01 Mar 2011 - Solving the structure of nature’s elasticity stretches the possibilities for engineering flexible materials
Elastin is a protein that allows tissues to stretch, for example when the lungs expand and contract during breathing, or when arteries expand and contract as the heart beats. It is the co-ordinated assembly of many tropoelastins into elastin that gives tissues their stretchy properties. The high level of physical performance demanded of elastin vastly exceeds and outlasts all human-made synthetic elastic materials. New approaches to model the structure of elastin have now revealed key elements of the mechanism involved.
Discovery: We have found that tropoelastin is a curved, spring-like molecule with a ‘foot’ region to facilitate attachment to cells. Stretching and relaxing experiments showed that the molecule has the extraordinary capacity to extend to eight-times its initial length and then to return to its original shape with no loss of energy, making it a near-perfect spring. Our work therefore reveals how evolution has generated a molecule with near-perfect elasticity that will last a lifetime.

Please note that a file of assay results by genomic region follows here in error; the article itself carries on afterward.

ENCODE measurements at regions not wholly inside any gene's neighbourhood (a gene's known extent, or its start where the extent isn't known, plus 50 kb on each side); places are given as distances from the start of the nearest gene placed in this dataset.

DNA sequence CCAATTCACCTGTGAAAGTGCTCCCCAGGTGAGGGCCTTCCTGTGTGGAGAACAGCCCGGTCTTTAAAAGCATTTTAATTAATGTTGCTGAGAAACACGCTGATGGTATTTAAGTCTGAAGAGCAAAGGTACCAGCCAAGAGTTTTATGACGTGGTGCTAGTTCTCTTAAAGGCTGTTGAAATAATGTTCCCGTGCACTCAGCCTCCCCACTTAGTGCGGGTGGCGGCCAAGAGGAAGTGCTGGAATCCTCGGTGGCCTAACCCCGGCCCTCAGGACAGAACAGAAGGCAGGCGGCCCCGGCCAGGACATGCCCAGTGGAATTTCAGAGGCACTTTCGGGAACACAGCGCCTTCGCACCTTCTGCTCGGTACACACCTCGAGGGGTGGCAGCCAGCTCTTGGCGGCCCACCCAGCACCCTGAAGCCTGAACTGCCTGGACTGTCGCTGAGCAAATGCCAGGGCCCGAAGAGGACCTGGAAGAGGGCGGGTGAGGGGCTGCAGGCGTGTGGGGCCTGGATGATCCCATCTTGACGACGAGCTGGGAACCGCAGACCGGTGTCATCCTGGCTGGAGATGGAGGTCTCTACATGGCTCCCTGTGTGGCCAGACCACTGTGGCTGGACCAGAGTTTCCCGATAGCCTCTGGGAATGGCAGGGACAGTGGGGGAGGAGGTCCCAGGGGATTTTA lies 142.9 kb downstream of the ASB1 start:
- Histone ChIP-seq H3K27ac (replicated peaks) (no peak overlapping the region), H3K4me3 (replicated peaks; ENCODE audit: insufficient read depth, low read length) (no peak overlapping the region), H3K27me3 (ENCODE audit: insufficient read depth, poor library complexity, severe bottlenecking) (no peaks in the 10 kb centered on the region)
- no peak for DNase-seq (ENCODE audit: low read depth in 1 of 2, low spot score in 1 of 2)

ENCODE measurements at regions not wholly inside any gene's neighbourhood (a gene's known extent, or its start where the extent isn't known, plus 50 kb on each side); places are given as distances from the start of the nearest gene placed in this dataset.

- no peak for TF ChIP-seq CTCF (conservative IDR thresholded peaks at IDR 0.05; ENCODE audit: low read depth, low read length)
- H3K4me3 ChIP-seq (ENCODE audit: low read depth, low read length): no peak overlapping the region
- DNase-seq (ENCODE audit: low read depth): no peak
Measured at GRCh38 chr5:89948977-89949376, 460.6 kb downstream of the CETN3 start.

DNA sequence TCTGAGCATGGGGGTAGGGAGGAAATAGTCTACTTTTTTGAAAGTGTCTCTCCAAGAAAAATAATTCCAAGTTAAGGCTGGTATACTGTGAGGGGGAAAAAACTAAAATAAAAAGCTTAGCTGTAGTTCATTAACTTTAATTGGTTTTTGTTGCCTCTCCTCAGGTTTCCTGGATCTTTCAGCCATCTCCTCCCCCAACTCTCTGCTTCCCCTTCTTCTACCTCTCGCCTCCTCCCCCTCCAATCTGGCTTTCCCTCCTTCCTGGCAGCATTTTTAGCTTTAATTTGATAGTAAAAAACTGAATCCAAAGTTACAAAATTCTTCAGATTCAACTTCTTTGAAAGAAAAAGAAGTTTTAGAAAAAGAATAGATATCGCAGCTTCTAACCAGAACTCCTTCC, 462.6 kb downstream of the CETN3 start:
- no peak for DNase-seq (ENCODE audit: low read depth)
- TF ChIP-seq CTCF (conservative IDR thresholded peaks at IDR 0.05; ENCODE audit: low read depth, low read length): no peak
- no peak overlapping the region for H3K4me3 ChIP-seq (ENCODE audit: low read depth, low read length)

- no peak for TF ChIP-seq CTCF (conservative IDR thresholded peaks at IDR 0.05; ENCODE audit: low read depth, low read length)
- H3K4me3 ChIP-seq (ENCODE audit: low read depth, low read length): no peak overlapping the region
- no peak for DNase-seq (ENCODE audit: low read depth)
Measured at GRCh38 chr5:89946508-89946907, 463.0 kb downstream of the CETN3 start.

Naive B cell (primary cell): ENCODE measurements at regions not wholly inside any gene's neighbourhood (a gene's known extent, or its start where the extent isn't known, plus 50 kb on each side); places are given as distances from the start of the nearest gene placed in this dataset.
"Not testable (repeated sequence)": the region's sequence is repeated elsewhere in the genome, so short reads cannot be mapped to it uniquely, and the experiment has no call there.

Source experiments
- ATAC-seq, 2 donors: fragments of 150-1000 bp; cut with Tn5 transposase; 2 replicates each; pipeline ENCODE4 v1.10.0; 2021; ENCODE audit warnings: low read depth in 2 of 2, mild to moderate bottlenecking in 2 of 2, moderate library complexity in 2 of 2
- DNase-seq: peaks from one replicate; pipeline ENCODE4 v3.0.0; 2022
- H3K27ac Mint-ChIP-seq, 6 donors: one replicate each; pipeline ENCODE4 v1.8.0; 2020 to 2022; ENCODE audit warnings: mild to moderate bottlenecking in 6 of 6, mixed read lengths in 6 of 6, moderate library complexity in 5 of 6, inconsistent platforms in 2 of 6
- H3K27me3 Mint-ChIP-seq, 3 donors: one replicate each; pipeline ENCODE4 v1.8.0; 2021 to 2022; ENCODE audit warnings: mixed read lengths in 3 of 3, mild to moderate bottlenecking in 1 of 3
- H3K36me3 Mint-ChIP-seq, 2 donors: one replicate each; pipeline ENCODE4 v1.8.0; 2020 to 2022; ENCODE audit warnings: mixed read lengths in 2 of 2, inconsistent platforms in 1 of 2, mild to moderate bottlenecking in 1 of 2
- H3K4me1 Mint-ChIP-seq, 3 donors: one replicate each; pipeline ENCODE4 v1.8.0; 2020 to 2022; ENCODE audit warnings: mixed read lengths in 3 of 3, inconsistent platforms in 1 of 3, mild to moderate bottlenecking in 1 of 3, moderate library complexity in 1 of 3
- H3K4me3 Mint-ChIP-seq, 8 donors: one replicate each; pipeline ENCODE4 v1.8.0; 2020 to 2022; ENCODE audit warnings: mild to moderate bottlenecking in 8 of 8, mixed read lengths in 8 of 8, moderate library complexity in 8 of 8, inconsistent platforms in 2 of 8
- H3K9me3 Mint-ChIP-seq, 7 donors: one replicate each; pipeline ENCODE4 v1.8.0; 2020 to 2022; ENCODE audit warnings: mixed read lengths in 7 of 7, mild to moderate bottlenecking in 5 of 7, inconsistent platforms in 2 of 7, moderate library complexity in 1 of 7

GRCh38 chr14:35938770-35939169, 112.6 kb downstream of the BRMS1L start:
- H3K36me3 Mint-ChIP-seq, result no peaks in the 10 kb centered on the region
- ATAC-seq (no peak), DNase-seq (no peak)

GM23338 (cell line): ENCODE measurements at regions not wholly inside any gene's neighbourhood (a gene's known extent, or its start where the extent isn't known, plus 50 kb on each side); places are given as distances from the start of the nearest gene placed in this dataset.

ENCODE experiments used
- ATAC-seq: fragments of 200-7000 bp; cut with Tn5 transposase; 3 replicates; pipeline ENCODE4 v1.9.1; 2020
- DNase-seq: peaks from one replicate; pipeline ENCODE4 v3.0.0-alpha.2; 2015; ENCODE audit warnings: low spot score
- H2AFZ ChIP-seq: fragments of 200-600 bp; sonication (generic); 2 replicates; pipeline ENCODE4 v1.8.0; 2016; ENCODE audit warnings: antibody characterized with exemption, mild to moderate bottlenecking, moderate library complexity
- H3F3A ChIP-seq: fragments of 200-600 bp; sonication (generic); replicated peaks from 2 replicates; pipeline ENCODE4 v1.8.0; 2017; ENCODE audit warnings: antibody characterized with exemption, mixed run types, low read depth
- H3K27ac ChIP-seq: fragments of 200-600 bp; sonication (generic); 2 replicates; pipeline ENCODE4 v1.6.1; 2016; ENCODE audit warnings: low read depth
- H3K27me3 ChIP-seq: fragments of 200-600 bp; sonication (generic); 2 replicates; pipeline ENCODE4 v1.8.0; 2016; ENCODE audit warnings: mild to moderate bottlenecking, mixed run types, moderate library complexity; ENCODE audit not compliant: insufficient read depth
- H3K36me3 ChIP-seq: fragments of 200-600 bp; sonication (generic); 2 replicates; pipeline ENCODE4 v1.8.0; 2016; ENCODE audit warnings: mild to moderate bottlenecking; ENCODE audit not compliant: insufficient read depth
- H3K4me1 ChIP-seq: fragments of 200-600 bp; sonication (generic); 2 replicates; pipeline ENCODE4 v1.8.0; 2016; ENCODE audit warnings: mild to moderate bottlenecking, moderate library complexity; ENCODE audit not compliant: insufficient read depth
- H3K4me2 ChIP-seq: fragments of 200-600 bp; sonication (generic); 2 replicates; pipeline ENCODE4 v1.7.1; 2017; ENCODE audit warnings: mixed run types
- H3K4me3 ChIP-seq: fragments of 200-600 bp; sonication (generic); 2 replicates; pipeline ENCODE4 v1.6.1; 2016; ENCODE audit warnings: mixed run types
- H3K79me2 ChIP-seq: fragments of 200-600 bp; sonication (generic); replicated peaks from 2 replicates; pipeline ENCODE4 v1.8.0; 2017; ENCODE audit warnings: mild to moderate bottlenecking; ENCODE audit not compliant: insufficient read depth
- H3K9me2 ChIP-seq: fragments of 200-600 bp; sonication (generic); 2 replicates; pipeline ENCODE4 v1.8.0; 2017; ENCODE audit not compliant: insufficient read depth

Implications: Elastic materials are used in applications as diverse as clothing, vehicles, tissue engineering and even space travel. Our work on precisely how the structure of tropoelastin creates exceptional elastic properties will open up new ways to develop improved synthetic ‘elastin-like’ polymers. It will also help to understand how changes in tissue elasticity characterise some human diseases, and will suggest new approaches to alleviate the problems this causes.
Baldock C, Oberhauser AF, Ma L, Lammie D, Siegler V, Mithieux SM, Tu Y, Chow JY, Suleman F, Malfois M, Rogers S, Guo L, Irving TC, Wess TJ, Weiss AS.(2011) Shape of tropoelastin, the highly extensible protein that controls human tissue elasticity. PNAS 108, 4322-7. PNAS